printf("%e", Arg)
    printf("%E", Arg)
    printf("%f", Arg)
    printf("%g", Arg)
    printf("%G", Arg)
    

  • ~Nd (Print decimal.) The argument is an integer. N is interpreted as the number of digits after the decimal point. If N is 0 or missing, no decimal point will be printed. Example:

    ?- format("Hello ~1d world!", [42]).
    ?- format("Hello ~d world!", [42]).
    

    will print as

    Hello 4.2 world!
    Hello 42 world!
    

    respectively.

  • ~ND (Print decimal.) The argument is an integer. Identical to ~Nd except that , will separate groups of three digits to the left of the decimal point. Example:

    ?- format("Hello ~1D world!", [12345]).
    

    will print as

    Hello 1,234.5 world!
    

  • ~Nr (Print radix.) The argument is an integer. N is interpreted as a radix. N should be >= 2 and <= 36. If N is missing the radix defaults to 8. The letters a-z will denote digits larger than 9. Example:

    ?- format("Hello ~2r world!", [15]).
    ?- format("Hello ~16r world!", [15]).
    

    will print as

    Hello 1111 world!
    Hello f world!
    

    respectively.

  • ~NR (Print radix.) The argument is an integer. Identical to ~Nr except that the letters A-Z will denote digits larger than 9. Example:

    ?- format("Hello ~16R world!", [15]).
    

    will print as

    Hello F world!
    

  • ~Ns (Print string.) The argument is a list of ASCII codes. Exactly N characters will be printed. N defaults to the length of the string. Example:

    ?- format("Hello ~4s ~4s!", ["new","world"]).
    ?- format("Hello ~s world!", ["new"]).
    

    will print as

    Hello new  worl!
    Hello new world!
    

    respectively.

  • ~i (Ignore argument.) The argument may be of any type. The argument will be ignored. Example:

    ?- format("Hello ~i~s world!", ["old","new"]).
    

    will print as

    Hello new world!
    

  • ~k (Print canonical.) The argument may be of any type. The argument will be passed to write_canonical/2 (Term output). Example:

    ?- format("Hello ~k world!", [[a,b,c]]).
    

    will print as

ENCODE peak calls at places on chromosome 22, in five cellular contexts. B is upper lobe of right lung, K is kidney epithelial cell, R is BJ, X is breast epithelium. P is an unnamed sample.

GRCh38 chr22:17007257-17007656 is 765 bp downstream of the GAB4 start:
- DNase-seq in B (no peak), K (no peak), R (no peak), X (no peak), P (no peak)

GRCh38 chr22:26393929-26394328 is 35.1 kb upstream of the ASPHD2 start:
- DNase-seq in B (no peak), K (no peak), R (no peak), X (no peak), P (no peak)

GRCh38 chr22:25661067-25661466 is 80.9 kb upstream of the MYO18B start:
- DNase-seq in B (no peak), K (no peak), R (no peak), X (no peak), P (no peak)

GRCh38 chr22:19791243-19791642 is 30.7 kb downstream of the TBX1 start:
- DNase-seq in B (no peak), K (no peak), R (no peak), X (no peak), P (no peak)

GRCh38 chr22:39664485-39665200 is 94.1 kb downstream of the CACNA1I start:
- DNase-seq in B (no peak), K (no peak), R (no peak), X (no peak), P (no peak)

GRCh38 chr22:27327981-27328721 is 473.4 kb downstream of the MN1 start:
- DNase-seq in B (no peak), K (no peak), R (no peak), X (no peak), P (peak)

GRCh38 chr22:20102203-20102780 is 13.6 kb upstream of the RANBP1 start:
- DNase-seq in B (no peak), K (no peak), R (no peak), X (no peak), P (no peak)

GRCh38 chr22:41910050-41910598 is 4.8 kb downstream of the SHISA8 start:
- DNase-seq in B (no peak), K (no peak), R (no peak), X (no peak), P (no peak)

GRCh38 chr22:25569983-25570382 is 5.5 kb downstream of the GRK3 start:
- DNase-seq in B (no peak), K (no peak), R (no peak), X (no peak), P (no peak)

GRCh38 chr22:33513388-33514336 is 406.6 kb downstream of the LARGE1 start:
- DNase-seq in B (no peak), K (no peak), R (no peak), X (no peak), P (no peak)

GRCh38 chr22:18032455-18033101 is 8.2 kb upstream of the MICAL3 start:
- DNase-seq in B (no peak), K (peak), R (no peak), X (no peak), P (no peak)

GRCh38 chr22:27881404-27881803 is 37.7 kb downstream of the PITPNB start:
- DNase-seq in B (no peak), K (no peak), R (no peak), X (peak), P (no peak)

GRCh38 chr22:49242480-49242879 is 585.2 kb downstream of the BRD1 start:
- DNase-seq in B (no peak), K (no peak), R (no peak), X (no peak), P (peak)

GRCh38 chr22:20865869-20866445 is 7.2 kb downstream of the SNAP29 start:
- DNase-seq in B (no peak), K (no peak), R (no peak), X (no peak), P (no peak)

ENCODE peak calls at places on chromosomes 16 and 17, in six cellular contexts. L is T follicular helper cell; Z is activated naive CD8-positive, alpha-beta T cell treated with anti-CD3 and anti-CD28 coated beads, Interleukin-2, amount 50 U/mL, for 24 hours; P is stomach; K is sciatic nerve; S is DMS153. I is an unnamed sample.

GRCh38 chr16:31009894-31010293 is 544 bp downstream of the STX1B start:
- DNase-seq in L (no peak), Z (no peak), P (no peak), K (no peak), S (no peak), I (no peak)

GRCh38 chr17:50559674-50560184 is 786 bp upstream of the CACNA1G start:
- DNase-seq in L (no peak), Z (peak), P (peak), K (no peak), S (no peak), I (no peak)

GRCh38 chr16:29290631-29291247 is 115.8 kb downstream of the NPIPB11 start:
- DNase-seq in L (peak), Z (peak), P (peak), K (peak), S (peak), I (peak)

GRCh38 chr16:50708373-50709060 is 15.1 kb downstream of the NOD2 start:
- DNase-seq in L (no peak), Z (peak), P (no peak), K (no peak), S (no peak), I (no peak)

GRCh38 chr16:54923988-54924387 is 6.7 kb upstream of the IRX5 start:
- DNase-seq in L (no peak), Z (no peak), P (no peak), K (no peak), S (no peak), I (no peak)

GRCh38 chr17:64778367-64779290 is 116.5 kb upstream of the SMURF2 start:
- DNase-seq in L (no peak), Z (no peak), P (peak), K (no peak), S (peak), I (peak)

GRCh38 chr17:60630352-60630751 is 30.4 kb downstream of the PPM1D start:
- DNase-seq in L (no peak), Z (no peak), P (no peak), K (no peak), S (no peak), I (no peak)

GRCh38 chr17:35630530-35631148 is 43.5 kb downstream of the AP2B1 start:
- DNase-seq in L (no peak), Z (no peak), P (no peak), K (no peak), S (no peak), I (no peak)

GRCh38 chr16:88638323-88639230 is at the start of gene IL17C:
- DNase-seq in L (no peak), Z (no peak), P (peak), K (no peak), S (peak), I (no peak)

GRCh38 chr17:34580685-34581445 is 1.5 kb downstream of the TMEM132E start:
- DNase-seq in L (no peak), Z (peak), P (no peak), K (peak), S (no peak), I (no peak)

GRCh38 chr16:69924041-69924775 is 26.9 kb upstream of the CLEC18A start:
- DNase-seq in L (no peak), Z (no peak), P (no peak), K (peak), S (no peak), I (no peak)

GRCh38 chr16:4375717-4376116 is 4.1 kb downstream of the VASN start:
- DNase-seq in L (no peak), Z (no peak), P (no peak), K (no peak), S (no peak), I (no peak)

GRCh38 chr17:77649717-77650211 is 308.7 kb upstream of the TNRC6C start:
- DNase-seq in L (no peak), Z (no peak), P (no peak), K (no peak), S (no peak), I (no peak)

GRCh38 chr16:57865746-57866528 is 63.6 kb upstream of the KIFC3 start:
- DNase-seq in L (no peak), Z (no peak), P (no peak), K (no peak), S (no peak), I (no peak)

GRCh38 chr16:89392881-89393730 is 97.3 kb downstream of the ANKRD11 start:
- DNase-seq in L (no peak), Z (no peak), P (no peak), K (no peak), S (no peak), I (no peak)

Hello .(a,.(b,.(c,[]))) world!
    

  • ~p (print.) The argument may be of any type. The argument will be passed to print/2 (Term output). Example:

    suposing the user has defined the predicate

    :- multifile portray/1.
    portray([X|Y]) :- print(cons(X,Y)).
    

    then

    ?- format("Hello ~p world!", [[a,b,c]]).
    

    will print as

    Hello cons(a,cons(b,cons(c,[]))) world!
    

  • ~q (Print quoted.) The argument may be of any type. The argument will be passed to writeq/2 (Term output). Example:

    ?- format("Hello ~q world!", [['A','B']]).
    

    will print as

    Hello ['A','B'] world!
    

  • ~w (write.) The argument may be of any type. The argument will be passed to write/2 (Term output). Example:

    ?- format("Hello ~w world!", [['A','B']]).
    

    will print as

    Hello [A,B] world!
    

  • ~Nn (Print newline.) Print N newlines. N defaults to 1. Example:

    ?- format("Hello ~n world!", []).
    

    will print as

    Hello
     world!
    

  • ~N (Fresh line.) Print a newline, if not already at the beginning of a line.

  • ~~ (Print tilde.) Prints ~

The following control sequences are also available for compatibility, but do not perform any useful functions.

  • ~N| (Set tab.) Set a tab stop at position N, where N defaults to the current position, and advance the current position there.

  • ~N+ (Advance tab.) Set a tab stop at N positions past the current position, where N defaults to 8, and advance the current position there.

  • ~Nt (Set fill character.) Set the fill character to be used in the next position movement to N, where N defaults to SPC.

Usage: format_control(C)

  • Description: C is an atom or string describing how the arguments should be formatted. If it is an atom it will be converted into a string with name/2.
  • The following properties should hold globally:
    (doc_props:doc_incomplete/1)Documentation is still incomplete: format_control(C) may not conform the functionality documented.

Known bugs and planned improvements

  • format_to_string/3 is extremelly slow in its current implementation. It writes an intermediate file which is immediately removed, if possible. It is not very fast. In case there are no permissions, writing is attempted through an internal pipe, which may hang if the string is too long (this is O.S. dependant).